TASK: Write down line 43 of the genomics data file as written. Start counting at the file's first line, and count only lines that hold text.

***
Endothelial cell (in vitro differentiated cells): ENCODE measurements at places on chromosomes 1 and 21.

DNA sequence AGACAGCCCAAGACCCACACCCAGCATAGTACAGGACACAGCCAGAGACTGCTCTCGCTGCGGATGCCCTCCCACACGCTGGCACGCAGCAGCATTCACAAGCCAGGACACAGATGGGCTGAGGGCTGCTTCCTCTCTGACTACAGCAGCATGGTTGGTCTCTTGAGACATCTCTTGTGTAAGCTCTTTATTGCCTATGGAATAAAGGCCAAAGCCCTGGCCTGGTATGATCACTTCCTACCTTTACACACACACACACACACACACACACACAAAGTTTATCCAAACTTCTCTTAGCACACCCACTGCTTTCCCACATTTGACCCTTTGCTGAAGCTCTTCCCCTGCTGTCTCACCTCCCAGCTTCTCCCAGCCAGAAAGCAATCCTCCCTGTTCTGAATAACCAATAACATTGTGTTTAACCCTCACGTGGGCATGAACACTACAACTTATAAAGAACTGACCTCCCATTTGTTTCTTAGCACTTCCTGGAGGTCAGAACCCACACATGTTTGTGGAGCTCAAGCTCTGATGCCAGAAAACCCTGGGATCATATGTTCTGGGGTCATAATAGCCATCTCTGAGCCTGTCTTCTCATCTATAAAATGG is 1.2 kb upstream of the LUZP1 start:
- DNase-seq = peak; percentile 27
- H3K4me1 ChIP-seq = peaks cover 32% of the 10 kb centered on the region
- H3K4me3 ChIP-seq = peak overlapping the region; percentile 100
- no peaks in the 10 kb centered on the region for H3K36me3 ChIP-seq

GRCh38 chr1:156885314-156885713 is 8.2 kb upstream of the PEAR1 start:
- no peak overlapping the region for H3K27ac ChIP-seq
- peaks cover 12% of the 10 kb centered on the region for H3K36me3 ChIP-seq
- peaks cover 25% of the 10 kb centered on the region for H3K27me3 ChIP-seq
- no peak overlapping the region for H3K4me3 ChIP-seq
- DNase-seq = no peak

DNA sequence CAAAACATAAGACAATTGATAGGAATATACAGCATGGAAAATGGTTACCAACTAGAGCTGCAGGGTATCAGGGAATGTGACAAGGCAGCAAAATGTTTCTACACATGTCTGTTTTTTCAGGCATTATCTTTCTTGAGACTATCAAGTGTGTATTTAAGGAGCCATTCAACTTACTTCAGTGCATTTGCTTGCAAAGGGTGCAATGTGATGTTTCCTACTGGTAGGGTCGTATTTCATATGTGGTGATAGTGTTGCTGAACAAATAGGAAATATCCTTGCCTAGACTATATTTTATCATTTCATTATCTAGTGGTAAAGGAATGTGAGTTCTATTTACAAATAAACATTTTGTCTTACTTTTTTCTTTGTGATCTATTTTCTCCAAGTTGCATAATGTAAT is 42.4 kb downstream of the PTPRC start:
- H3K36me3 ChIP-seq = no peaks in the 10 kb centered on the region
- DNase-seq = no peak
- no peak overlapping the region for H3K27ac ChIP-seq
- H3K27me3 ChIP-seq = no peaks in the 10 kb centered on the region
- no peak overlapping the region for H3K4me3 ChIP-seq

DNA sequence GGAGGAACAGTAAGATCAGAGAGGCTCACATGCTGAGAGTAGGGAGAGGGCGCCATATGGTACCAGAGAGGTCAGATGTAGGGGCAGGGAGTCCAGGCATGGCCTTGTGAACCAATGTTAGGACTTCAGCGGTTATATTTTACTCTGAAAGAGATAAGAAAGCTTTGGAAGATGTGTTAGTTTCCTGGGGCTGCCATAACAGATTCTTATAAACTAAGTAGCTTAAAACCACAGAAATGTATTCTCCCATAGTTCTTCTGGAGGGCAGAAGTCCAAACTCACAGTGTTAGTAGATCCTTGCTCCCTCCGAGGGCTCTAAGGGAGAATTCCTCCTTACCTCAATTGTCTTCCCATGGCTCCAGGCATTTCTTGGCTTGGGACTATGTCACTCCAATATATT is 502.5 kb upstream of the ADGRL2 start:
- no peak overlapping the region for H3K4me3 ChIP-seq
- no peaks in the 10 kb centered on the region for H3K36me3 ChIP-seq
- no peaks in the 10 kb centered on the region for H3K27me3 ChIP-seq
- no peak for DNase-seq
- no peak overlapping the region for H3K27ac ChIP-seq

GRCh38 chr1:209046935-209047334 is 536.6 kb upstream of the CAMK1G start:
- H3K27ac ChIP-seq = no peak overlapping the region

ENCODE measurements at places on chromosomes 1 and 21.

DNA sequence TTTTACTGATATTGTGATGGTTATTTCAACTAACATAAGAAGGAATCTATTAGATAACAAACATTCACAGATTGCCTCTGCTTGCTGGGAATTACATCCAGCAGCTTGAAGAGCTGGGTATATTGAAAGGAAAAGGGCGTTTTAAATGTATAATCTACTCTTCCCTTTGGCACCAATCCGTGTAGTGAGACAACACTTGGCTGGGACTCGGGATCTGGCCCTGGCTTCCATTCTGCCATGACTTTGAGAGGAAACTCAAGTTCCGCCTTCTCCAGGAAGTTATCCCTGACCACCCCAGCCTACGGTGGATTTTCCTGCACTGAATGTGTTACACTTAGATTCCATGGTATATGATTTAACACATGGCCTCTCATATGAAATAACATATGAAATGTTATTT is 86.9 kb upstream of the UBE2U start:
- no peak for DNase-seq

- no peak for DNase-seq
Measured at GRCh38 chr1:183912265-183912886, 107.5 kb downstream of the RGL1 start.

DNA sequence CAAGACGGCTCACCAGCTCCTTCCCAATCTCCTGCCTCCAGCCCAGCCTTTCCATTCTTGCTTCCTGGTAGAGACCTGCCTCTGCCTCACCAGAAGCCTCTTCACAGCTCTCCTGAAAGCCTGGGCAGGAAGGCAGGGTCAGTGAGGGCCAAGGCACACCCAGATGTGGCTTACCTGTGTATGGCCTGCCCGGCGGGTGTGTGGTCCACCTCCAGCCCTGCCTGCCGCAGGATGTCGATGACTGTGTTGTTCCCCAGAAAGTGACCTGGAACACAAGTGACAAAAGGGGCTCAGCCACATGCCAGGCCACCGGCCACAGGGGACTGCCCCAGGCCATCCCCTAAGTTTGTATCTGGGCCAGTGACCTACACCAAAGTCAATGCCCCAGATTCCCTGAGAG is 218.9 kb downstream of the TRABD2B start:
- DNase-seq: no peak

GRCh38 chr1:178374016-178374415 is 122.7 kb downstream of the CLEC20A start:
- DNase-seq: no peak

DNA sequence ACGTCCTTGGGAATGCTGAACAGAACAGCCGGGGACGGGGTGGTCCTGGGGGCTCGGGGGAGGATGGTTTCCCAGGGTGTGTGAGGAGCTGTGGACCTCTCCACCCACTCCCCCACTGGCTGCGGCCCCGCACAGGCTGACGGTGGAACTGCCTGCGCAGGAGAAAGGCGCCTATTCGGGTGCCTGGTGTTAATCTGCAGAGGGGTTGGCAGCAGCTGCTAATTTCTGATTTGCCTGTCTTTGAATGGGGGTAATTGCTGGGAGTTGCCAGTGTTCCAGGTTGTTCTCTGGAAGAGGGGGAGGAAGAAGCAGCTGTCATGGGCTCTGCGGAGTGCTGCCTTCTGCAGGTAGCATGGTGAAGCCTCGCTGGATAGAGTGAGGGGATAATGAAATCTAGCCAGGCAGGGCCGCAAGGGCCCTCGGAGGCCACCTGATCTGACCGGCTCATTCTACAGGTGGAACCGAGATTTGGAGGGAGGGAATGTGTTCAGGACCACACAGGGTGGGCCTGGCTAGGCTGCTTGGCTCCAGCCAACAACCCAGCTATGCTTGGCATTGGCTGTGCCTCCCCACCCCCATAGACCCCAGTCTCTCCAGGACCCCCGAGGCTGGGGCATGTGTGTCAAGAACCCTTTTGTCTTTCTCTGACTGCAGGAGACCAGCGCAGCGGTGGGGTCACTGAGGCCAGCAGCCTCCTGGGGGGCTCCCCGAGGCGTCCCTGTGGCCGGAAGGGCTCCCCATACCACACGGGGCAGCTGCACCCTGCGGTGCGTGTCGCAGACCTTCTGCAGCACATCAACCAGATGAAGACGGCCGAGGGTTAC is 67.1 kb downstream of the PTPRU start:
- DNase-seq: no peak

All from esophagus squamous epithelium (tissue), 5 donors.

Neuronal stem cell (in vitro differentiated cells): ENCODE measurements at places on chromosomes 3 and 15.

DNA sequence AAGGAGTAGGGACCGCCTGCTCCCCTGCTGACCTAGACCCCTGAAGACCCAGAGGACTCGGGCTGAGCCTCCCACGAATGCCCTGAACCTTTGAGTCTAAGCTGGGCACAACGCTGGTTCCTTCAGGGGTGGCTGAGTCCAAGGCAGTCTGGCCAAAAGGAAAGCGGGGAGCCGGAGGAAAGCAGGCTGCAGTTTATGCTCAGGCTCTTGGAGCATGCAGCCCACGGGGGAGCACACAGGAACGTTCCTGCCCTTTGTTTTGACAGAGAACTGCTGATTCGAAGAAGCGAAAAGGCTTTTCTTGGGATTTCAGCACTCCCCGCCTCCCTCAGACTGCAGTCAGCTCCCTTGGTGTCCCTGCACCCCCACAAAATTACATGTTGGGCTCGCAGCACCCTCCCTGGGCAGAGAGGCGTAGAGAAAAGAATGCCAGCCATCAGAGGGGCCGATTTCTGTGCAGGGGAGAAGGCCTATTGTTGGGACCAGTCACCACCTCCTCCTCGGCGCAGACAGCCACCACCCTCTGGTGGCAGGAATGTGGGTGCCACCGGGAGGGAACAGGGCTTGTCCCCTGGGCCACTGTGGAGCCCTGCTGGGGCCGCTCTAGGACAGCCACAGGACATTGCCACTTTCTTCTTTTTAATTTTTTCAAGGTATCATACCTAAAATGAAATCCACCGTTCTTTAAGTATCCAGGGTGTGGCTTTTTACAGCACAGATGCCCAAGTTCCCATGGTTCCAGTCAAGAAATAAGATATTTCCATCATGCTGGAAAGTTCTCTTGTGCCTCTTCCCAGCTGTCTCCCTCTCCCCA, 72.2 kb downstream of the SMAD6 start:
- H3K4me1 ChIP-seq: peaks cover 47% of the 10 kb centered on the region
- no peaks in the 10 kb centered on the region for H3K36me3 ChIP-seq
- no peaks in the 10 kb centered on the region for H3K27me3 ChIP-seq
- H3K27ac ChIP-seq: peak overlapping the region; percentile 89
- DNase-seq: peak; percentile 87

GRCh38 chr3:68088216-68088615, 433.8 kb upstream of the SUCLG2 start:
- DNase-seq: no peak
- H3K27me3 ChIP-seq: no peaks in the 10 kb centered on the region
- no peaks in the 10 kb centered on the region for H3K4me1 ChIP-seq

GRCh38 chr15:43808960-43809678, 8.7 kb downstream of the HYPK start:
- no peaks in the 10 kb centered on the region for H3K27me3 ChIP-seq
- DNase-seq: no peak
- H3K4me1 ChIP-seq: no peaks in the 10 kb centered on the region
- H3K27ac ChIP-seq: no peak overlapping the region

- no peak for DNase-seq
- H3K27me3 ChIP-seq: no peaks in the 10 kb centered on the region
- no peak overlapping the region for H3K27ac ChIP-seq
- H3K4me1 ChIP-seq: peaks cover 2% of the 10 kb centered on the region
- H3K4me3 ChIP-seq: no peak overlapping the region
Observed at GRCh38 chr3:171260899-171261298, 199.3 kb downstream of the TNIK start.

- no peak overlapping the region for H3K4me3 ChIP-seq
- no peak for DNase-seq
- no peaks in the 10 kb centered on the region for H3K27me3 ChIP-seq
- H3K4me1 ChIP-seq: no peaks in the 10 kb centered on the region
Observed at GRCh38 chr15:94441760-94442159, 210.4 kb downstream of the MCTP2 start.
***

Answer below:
- no peaks in the 10 kb centered on the region for H3K27me3 ChIP-seq